Puppies With Deadly Parvovirus Rescued From Rural Shelter Just In Time

Gulf Coast Humane Society (GCHS) in Fort Myers, Florida, takes in roughly 300 dogs and cats from Labelle Animal Control every year. The overcrowded and underfunded rural shelter is unable to provide vaccinations or medical treatment. A recent transfer of a litter of terrier mix puppies found as strays turned into an emergency situation.

The unvaccinated 4-month-old puppies arrived at GCHS and tested positive for the deadly and highly contagious canine parvovirus. When left untreated, nearly 90 percent of dogs die from complications related to parvovirus.

Photo: Gulf Coast Humane Society

According to American Veterinary Medical Association (AVMA), “The virus affects dogs’ gastrointestinal tracts and is spread by direct dog-to-dog contact and contact with contaminated feces (stool), environments, or people. The virus can also contaminate kennel surfaces, food and water bowls, collars and leashes, and the hands and clothing of people who handle infected dogs. It is resistant to heat, cold, humidity, and drying, and can survive in the environment for long periods of time.”

The puppies were named Darby, Davy, Dylan and Duff. Dylan and Davy were rushed to an emergency clinic as their health was quickly declining. The remaining pups were quarantined and began treatment by the expert medical team at the shelter.

Photo: Gulf Coast Humane Society

“After nearly two weeks of intensive care, Dylan and Davy’s condition improved and eventually were transferred back to GCHS,” wrote the shelter. “Fortunately for all these sweet shelter pets, the Parvovirus did not win”.

AVMA shares the treatment protocol for puppies with parvo, “No specific drug is available that will kill the virus in infected dogs, and treatment is intended to support the dog’s body systems until the dog’s immune system can fight off the viral infection. Treatment should be started immediately and consists primarily of intensive care efforts to combat dehydration by replacing electrolyte, protein and fluid losses, controlling vomiting and diarrhea, and preventing secondary infections. Sick dogs should be kept warm and receive good nursing care. When a dog develops parvo, treatment can be very expensive”.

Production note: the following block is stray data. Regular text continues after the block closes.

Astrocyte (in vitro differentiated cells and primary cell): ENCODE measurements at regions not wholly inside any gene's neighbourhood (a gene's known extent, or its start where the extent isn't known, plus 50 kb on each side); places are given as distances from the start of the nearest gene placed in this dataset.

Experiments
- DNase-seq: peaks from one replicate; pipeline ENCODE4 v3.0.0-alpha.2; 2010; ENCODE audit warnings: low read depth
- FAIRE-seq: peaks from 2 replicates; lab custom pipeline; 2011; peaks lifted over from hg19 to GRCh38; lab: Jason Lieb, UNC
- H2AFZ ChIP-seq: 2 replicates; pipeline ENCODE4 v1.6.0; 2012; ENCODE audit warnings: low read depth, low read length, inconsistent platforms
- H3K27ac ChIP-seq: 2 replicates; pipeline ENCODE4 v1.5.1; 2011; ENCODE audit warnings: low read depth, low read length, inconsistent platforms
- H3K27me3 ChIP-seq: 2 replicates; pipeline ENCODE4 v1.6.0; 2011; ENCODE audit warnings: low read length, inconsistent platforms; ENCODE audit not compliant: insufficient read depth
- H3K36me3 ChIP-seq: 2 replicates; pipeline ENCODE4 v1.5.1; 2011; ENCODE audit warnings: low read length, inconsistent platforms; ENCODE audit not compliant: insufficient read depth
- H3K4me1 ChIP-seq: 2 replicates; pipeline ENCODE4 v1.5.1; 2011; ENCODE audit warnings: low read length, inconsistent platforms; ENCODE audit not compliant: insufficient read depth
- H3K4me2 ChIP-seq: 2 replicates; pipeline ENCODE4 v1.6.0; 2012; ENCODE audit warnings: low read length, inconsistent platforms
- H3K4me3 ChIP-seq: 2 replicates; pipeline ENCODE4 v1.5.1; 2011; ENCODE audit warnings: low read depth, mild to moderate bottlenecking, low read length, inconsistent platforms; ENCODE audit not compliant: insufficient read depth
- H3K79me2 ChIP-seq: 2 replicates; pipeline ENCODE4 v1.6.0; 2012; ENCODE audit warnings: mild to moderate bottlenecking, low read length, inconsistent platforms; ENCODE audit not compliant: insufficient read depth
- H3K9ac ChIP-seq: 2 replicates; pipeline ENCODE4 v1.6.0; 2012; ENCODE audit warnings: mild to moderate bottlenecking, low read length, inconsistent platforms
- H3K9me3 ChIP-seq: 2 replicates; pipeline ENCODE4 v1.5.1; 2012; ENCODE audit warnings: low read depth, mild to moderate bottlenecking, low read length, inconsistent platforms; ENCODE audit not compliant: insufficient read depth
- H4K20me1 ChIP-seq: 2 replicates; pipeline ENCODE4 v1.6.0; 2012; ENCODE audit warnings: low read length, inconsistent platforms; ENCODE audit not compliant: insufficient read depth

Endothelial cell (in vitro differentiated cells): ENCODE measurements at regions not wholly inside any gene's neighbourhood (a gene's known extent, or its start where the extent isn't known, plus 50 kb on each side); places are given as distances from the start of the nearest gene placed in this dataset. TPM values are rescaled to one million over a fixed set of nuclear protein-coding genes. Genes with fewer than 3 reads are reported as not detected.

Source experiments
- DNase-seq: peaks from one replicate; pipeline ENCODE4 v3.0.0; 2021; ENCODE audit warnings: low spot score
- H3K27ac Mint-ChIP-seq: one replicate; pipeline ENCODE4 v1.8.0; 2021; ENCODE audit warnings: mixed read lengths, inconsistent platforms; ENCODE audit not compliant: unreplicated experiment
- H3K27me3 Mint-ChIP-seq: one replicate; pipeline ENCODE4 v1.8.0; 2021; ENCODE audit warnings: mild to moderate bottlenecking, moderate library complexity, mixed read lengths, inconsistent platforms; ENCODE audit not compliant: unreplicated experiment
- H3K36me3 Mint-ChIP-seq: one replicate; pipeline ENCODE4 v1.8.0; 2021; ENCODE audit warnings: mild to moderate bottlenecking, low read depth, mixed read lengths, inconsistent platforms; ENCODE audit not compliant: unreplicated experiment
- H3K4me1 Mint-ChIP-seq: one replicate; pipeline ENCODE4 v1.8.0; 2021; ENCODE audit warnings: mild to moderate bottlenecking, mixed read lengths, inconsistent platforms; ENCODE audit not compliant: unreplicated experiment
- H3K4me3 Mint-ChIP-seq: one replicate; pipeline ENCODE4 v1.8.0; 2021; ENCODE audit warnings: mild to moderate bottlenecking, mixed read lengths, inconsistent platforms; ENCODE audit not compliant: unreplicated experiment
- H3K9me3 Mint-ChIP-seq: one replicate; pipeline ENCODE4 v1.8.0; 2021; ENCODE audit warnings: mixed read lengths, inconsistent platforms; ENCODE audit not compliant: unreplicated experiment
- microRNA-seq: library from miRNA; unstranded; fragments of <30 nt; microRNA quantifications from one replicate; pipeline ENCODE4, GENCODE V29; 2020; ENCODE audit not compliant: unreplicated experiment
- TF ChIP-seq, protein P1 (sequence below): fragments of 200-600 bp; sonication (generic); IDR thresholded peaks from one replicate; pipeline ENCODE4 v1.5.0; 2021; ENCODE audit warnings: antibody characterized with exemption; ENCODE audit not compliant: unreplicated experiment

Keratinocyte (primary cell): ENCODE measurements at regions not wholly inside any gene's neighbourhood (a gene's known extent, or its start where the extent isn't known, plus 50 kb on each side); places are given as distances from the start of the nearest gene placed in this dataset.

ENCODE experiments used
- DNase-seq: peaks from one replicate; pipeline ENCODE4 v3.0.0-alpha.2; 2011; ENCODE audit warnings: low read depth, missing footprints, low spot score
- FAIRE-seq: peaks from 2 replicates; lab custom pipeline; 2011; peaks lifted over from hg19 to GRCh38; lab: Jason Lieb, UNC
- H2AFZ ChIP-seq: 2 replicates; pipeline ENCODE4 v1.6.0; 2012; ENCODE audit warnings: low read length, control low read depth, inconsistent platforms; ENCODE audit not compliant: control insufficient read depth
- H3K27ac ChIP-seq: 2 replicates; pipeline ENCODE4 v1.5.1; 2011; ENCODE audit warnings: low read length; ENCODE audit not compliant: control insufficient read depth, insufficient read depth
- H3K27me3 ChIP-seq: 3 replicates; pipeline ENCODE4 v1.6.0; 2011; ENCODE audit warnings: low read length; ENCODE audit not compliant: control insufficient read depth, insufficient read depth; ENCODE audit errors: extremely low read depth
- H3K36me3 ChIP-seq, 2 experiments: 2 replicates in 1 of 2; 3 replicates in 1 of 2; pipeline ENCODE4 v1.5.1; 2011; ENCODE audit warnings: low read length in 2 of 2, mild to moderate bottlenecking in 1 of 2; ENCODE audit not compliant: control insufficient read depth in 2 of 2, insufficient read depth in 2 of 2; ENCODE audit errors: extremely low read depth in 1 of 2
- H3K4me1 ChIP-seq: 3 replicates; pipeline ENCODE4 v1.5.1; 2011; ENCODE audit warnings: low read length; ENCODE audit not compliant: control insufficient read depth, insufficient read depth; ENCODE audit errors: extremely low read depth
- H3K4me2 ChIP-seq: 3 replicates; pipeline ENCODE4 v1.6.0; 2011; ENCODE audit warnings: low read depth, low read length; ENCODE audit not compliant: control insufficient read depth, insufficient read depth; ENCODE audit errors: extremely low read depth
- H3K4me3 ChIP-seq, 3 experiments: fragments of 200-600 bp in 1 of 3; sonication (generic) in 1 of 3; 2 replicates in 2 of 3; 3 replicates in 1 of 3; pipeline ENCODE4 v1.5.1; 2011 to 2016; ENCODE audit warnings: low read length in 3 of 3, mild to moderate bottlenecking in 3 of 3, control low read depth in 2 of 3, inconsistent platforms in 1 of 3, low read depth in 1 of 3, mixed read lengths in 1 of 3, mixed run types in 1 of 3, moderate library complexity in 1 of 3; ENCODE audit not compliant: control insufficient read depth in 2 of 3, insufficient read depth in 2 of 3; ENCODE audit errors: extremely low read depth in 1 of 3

The puppies are expected to make a full recovery, but their medical bills are quickly adding up. The shelter shared with us, “The impacted puppies were strays we transferred from our rural shelter partner in Labelle, Florida in Glades County. They do not have vaccines to provide any of their animals, so the burden to medically prepare each dog and cat for adoption falls on the transfer partner.”

Photo: Gulf Coast Humane Society

They reached out to Greater Good Charities’ Emergency Animal Medical fund to help cover their medical care. The fund was started to help save the lives of shelter pets who are in need of emergency medical care. Most animal shelters are unable to afford medical care and food for all the animals in their care.

Medical fosters have come forward to help care for the sick puppies and help them recover. As soon as the puppies are finished with treatment and test negative, they will be healthy and pain-free while they wait to find their new home.

Photo: Gulf Coast Humane Society

Pets receiving critical care facilitated by an Emergency Animal Medical grant may not be eligible for adoption until they have completed their course of treatment. If you would like to inquire about adoption of a specific animal, we strongly encourage you to visit the shelter’s specific website first as that is often the most up to date place to learn about available pets and review the adoption policies and process. Check out GCHS’s website to see all adoptable pets.

Help us meet our goal of $5,000 to care for these puppies. Your support will not only give them the hope to keep fighting, but your donations will help cover the ongoing care they will need.

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